Hyman Bookbinder, the legendary longtime Washington representative of the American Jewish Committee who died July 21, was the most passionate moderate I have ever known. Fair and intense, he was fierce in his convictions, but equally committed to civility and decency.
I first met Bookie, who was 95 at the time of his death, when I came to work on the President’s Commission on the Holocaust during the presidency of Jimmy Carter. Elie Wiesel had been appointed chairman of the commission, and Rabbi Irving “Yitz” Greenberg was the commission’s director. I served in Washington as deputy director. None of us had had any Washington experience then. But Bookie served as a masterful tutor, schooling us in the ways of the nation’s capital and in its protocols of both public life and Jewish life. He rolled his eyes as we made rookie mistakes, but never embarrassed us and never lost faith that we could learn.
During this era, the AJC had assembled the most impressive staff of Jewish professionals, many of them pioneers in their respective fields. Bookie, whose contacts were legendary, was the AJC’s face in Washington; Senators and congressmen were his personal friends; he appeared routinely on television and talk radio, writing for The Washington Post and The New York Times. The walls of his office were covered with pictures of national and international leaders, warmly inscribed to “My friend Bookie” in their own handwritings.
The “go to” guy on Jewish affairs, he was more influential solving problems behind the scenes than in his significant public contributions. He did not like to brag, and he took pride in the achievements of others. Bookie pressed his organization to make sure that Jews were using their influence creatively and compassionately, tilting toward the liberal side of the debate.
This tilt notwithstanding, Bookie worked with all sorts of coalitions on the issues that mattered most. Civil rights was central in those days, and he was instrumental in sustaining the alliance between Jews and African Americans in Washington, which remained strong, even as it was fracturing on the streets of New York, Detroit and Los Angeles. He juggled another coalition for the cause of Soviet Jewry and yet another in support of Israel.
Before coming to the AJC, Bookie served in the Kennedy and Johnson administrations, where he played an important role in the War on Poverty and in the creation of the Great Society. Before that, he worked for the AFL-CIO and for the Amalgamated Clothing Workers of America, once the most Jewish of all unions. His ties to Labor were deep and personal. Drawn to Jewish communal service in the aftermath of Israel’s 1967 Six Day War, Bookie used his labor and government connections wisely. He had an important back channel to the Carter administration, as Walter Mondale, Carter’s vice president, was both an admirer and a personal friend.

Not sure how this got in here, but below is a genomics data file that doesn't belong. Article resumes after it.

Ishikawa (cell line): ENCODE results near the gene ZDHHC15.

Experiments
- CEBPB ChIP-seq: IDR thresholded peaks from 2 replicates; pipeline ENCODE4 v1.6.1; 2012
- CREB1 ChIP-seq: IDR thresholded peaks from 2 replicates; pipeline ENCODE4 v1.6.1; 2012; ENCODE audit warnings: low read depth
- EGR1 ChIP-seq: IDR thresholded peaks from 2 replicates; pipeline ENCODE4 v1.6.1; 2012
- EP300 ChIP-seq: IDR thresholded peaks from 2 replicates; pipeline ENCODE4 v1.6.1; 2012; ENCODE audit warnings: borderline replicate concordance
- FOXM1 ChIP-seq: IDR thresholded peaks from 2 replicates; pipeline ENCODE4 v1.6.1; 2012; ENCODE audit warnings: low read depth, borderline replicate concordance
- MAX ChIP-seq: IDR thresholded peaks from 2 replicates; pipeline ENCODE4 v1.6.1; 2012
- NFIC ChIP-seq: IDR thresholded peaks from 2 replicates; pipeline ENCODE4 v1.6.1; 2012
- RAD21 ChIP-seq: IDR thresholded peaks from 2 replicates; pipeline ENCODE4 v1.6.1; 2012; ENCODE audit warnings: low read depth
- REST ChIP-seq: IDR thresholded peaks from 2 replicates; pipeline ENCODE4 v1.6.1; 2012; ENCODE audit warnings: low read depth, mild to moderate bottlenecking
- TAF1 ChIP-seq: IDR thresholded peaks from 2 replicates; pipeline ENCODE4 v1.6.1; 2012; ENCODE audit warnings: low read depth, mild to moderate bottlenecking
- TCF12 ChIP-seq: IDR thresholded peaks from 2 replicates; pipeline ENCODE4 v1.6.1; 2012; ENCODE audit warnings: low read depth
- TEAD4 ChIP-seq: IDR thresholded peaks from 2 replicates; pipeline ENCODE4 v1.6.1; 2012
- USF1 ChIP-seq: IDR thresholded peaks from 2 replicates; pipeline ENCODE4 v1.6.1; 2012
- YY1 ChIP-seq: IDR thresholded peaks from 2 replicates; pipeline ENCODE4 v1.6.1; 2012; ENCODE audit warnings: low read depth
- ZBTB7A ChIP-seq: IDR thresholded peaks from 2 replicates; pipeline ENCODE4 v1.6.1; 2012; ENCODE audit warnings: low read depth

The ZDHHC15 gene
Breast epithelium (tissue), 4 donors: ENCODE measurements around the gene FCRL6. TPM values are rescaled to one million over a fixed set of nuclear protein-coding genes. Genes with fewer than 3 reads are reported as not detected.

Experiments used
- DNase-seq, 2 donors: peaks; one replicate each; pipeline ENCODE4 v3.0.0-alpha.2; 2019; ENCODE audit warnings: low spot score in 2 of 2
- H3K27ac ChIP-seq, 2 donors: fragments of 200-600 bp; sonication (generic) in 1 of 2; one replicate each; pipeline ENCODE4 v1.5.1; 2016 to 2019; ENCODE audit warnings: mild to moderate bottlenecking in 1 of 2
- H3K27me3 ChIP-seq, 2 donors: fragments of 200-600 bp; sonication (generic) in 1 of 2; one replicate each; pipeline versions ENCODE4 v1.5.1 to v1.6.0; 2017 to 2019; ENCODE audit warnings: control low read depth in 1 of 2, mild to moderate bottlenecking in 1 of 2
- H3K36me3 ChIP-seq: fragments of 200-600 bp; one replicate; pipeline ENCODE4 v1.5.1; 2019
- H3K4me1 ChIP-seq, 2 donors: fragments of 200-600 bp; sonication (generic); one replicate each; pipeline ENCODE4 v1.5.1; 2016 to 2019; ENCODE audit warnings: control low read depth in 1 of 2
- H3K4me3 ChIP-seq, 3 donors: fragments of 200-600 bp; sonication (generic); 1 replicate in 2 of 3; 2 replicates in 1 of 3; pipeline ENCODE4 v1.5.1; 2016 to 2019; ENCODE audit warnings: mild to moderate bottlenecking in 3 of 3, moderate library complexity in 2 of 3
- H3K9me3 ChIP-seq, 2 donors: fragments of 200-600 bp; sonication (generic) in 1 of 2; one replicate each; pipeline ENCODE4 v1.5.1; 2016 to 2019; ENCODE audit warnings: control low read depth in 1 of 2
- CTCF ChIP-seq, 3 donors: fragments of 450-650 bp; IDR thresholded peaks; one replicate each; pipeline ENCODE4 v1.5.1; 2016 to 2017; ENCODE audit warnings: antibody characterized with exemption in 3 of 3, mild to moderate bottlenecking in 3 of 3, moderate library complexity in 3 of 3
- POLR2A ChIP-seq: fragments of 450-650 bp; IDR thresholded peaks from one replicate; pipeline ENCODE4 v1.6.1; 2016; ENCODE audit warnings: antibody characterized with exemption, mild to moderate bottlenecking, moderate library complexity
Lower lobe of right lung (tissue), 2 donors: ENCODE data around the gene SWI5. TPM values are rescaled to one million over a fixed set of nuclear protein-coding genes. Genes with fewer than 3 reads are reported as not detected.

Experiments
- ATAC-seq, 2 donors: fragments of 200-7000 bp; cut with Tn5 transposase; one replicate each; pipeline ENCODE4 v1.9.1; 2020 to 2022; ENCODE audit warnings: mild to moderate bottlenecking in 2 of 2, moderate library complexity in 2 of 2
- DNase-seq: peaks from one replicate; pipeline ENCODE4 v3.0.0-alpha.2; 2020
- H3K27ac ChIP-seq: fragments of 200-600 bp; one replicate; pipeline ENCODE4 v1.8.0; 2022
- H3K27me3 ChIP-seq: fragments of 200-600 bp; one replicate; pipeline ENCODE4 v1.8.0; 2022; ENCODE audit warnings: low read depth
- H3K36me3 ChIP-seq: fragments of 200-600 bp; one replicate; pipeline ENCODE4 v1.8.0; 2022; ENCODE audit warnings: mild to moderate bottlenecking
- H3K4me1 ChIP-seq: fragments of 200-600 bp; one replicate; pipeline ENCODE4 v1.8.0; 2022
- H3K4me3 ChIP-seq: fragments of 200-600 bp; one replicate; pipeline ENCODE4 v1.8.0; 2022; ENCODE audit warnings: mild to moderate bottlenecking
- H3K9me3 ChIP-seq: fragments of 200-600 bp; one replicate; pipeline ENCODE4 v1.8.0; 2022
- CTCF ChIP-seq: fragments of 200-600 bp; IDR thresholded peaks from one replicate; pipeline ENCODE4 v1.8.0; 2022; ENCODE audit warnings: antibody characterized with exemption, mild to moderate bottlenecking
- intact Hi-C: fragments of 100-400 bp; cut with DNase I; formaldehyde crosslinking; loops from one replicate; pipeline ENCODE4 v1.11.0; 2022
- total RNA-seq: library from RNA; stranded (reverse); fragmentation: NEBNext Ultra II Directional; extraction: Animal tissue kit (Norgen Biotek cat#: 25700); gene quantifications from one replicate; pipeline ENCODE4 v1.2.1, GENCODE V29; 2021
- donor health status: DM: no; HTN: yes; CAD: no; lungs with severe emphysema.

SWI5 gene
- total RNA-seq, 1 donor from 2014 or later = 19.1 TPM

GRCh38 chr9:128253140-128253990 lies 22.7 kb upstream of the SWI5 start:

I saw Bookie’s extraordinary negotiation abilities up close at the President’s Commission on the Holocaust. There, he played a key role in bridging the divide between survivors of the Holocaust who wanted the United States Holocaust Memorial Museum to be exclusively Jewish and those who wanted to maintain the singularity of the Jewish experience while including other ethnic groups that perceived themselves as victims of Nazism — sometimes, even if their own record with regard to the Jews was quite questionable. Bookie saw the respectful and truthful inclusion of these ethnic groups in the museum as essential if the museum was to be located in Washington and not New York. He intuitively understood how to mediate and compromise without sacrificing principle, a concept that sounds quite strange in today’s polarized capital. He could disagree without being disagreeable, and his disagreements were issue oriented and never personal.
Bookie was not without critics. One nasty comment heard from a rival leader of the young and uncompromising, more militant generation was that he had “perpetual knee pads,” which roughly translates as he sought compromise rather than confrontation. In actuality, he could find a middle ground so that both sides could come away with something. In our era, such voices of moderation are few and far between, and more often than not, both sides come away with nothing as a result.
Bookie married twice, both times happily. His first wife died after their long marriage. Later, the couple’s longtime friend Ida Levick, who herself had been widowed, became Bookie’s companion and later his loving wife. They shared political passions and a love of Yiddish, a language that also linked him to survivors of the Holocaust. Bookie read many papers each day and watched all the Sunday morning shows. He was a political junkie who did what he loved and loved what he did.
I grew to respect and revere the man, to cherish him as a mentor and a friend, a source of wisdom and sanguine advice. I am not alone. Throughout the corridors of government and in the inner reaches of many Jewish organizations, there are men and women of my generation who are proud to claim Bookie as a mentor, a friend, a model and a conscience.
Contact Michael Berenbaum at email@example.com